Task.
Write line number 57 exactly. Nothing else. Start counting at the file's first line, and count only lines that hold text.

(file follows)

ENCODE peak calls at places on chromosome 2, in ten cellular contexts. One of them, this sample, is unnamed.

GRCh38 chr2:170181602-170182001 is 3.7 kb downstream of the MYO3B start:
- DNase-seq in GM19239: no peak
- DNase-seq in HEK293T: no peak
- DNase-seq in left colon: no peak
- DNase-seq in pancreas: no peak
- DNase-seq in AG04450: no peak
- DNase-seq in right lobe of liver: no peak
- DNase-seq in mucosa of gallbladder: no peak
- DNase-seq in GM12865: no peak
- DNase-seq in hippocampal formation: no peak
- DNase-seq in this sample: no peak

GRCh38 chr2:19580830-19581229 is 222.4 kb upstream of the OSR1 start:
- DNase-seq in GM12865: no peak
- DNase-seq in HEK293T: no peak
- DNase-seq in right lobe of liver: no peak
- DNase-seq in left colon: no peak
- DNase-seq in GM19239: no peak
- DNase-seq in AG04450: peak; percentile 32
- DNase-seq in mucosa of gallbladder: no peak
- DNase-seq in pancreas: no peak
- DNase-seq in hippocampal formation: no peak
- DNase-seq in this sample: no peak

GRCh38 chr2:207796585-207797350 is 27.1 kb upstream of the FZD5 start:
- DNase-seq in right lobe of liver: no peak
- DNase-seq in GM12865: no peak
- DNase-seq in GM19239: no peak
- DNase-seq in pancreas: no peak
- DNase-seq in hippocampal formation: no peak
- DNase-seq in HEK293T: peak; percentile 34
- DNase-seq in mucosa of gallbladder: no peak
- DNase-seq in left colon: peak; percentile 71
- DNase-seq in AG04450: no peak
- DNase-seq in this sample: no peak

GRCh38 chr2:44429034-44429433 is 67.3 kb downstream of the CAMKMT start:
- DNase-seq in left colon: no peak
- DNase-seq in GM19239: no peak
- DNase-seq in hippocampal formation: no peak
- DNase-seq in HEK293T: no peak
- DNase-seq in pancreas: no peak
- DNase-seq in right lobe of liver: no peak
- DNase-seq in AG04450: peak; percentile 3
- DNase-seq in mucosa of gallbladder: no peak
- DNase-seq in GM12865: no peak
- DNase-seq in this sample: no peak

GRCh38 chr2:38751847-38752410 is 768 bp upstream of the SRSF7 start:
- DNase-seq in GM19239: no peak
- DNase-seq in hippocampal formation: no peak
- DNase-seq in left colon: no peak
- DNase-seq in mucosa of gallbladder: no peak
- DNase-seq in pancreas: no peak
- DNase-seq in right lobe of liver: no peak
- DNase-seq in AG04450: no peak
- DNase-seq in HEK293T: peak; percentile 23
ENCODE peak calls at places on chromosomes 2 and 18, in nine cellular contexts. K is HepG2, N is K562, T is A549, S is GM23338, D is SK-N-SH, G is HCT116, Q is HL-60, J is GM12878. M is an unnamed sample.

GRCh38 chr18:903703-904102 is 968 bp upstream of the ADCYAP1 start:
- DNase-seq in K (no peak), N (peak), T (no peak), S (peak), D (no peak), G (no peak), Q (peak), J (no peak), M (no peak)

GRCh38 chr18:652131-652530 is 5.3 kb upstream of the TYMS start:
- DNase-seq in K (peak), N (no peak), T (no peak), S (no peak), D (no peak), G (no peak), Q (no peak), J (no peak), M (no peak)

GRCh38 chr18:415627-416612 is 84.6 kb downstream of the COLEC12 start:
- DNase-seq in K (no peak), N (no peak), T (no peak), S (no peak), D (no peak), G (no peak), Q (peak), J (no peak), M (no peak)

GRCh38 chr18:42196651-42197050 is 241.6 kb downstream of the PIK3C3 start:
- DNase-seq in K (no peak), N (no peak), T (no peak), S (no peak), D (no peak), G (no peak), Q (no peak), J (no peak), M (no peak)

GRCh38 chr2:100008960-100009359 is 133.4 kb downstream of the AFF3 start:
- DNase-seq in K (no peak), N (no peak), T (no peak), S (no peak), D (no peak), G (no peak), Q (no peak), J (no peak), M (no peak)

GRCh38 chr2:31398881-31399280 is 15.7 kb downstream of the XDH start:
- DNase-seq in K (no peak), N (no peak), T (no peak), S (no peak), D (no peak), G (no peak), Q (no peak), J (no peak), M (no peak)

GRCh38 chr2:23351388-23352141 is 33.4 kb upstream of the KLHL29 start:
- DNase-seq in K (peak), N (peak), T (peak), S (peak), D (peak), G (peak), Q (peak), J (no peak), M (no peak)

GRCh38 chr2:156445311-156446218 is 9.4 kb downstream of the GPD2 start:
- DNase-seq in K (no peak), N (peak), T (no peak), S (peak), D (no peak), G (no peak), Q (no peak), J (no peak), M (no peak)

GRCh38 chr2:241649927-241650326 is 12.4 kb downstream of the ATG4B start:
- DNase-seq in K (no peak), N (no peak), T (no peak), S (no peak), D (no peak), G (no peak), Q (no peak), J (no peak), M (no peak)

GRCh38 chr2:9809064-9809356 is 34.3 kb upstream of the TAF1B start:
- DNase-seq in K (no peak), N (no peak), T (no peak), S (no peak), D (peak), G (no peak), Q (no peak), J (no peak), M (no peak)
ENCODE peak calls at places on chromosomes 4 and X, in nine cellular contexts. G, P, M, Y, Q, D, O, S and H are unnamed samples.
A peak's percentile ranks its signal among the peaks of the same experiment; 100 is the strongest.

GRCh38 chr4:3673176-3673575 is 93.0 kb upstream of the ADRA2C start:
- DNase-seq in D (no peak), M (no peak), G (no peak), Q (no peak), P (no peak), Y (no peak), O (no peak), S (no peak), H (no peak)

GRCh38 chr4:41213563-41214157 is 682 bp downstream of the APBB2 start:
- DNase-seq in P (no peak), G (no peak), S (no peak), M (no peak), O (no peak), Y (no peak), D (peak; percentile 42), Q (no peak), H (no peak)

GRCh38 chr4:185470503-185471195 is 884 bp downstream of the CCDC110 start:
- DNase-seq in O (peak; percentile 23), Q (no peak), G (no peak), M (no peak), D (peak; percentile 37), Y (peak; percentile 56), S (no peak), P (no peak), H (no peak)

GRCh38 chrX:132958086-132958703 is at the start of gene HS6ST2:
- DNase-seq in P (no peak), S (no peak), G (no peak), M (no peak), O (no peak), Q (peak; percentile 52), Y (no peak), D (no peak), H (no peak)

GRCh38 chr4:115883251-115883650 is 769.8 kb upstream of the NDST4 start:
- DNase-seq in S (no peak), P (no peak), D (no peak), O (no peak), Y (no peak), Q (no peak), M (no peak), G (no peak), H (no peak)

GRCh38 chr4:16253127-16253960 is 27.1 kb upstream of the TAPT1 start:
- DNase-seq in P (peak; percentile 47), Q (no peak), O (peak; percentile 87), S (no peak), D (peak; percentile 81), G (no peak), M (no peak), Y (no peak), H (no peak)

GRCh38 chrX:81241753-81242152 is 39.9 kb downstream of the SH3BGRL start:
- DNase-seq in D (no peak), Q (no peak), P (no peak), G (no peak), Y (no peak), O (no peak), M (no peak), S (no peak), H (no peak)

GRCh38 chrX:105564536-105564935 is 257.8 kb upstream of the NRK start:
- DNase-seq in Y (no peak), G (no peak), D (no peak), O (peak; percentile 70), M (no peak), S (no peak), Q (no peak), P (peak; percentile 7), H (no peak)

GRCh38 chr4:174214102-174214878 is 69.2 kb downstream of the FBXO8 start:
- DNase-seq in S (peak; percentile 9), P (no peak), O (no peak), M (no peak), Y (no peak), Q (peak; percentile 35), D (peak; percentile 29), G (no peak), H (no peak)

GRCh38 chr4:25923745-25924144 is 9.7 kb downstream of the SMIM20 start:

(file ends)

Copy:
- DNase-seq in K (no peak), N (peak), T (no peak), S (peak), D (no peak), G (no peak), Q (peak), J (no peak), M (no peak)